The funny thing about reading the reviews for A Dark Matter by Peter Straub is the variance in them. Some gave it two stars, others four. I’m in the latter category. I liked this book a lot. Didn’t love it (and I’ll tell you why in a second) but I liked it very much.
A Dark Matter follows a group of close-knit high school friends who fall under the spell of a charismatic guru, Spencer Mallon, in 1966 Milwaukee. Mallon is a handsome charlatan; he knows enough about the occult to be dangerous. The group of high school friends is an endearing lot of misfits, all except one, the narrator, from broken homes. They go by nicknames: the Eel, a beautiful girl named Lee; Hootie, or Howard, who has an eidetic memory (he remembers, word for word, everything he reads); Boats, or Jason Boatman, who shoplifts anything he can get his hands on; and Dilly, who falls in love with Mallon and becomes his acolyte. Together with two creepy misfits, Milstrap and Haywood, and the beautiful Meredith Bright, Mallon’s girlfriend, all except Lee, the narrator (not the Eel, the girl, but a male friend name Lee) fall flat on their faces before Mallon. He dazzles them with his knowledge; attacts with all the promises of Satan, including free beer, frat parties, sex galore and more.
Mallon is, however, dangerous. He has studied the occult and decides to end his reign of freeloading and deception in the college town where the kids live with a ritual to evoke sacred mysteries. Meredith casts a horoscope to determine the right day and time, but student riots and protests against the Vietnam war prevent the group from arriving at the designated spot on time. The results are catastrophic, for Mallon does manage to open the veil between the worlds….and what comes through and leaves alters the teens’ lives forever….
The action of the story takes place through the narrator, Lee, who marries the Eel. It’s a little confusing because Lee, called Twin in his high school days, has the same name as The Eel (Lee spelled backwards.) He among the group of friends thinks Mallon is bullshit, and he refuses to go along with the group when they follow the guru. The result is a lonely year for Lee as his friends get more and more into the occult, but he sticks to his guns and eventually reconciles with his girlfriend, the Eel, marries her, and becomes a successful author.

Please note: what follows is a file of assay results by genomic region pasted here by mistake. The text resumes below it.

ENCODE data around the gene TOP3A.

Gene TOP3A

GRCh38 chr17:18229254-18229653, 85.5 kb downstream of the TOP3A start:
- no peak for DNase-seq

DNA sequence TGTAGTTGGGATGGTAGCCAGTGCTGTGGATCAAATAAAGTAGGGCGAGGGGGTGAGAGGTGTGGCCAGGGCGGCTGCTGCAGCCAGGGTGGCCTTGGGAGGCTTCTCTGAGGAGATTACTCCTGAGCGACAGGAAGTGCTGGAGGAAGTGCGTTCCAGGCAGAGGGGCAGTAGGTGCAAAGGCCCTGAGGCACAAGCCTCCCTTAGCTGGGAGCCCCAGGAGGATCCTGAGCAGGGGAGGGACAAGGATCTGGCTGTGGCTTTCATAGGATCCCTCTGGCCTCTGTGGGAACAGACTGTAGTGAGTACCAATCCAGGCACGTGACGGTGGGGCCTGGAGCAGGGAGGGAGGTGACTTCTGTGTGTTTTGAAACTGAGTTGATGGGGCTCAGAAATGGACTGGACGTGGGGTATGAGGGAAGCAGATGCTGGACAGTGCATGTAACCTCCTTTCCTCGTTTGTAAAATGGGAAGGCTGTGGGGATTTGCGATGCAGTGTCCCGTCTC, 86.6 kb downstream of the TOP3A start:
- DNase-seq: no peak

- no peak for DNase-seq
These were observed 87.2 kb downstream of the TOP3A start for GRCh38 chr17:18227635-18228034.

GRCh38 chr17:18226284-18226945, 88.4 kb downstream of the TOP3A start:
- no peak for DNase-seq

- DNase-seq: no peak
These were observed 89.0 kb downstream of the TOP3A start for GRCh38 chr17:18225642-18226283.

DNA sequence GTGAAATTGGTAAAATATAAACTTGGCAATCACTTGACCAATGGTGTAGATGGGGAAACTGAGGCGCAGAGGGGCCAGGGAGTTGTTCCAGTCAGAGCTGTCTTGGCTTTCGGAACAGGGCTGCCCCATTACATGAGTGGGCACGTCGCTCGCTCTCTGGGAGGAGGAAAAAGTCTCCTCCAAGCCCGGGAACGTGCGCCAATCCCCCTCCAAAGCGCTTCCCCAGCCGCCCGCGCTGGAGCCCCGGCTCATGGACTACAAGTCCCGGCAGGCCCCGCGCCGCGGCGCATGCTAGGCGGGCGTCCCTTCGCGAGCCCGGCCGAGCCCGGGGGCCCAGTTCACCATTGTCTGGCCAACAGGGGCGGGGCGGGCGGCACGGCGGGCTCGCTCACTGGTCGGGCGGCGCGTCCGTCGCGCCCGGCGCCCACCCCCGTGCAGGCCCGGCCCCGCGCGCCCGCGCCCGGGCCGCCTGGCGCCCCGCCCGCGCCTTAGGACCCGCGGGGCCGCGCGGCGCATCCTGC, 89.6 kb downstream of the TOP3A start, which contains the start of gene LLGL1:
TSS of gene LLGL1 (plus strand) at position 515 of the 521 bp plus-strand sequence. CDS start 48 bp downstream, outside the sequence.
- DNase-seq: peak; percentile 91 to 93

It is his quest to find a new topic for a novel and the sudden reappearance of Dilly in his life that prompts Lee to investigate that fateful summer. We learn that dear little Hootie, perhaps the most sensitive among the characters, has been committed to a mental hospital since that night in 1966; Boats has turned from a life of crime to that of an entrepreneur; and the Eel has gone blind for reasons unknown, but related to the events of that night. Lee has to unearth everyone’s stories to paint a picture of sex, lies and deceit, followed by the truth of what really happened that night.
I found this book fascinating for many reasons. First, I liked Straub’s use of interwoven narratives. It was ambitious and he handled the changing voices of the various stories with dexterity and skill. All of the characters are believable, with Lee, the Eel and Hootie perhaps the most memorable. Mallon is painted as the penultimate wizard archetype, the Magician from the tarot deck, believable in both his mage-like skills and the glamour he casts. Whenever the author describes Mallon, I hear in my mind the Catholic baptismal promises we repeat at Easter. The priest asks, “Do you reject the glamour of evil?” Glamour of evil perfectly describes Mallon.
The metaphysical aspects of the story are deftly handled, with a great deal of research given to the Renaissance practices of the old alchemists; the archetypes and mythological elements well handled; and I found the story believable, as far as you can believe stories of the paranormal.
What I didn’t like in the book was Straub trotting out his usual crutch. “There’s a serial killer, he preys on young women/boys, he kills cats, he likes knives, and he lives in Milwaukee.” Sorry — I don’t mean to belittle the evil of such a thing — but c’mon, Mr. Straub. In every freaking book you write? It’s like your own personal Bogey Man trotted out for form’s sake in every narrative you pen. Leave him lurking in the closet. This book could have stood well on its own without trotting out Tim Underhill, the character from your Koko and Blue Rose books, and the old Milwaukee serial killer stereotype. You give Milwaukee a bad name….
At any rate, I give this book four stars out of five. I purchased my copy from a discount book catalog, but it is also available through Amazon.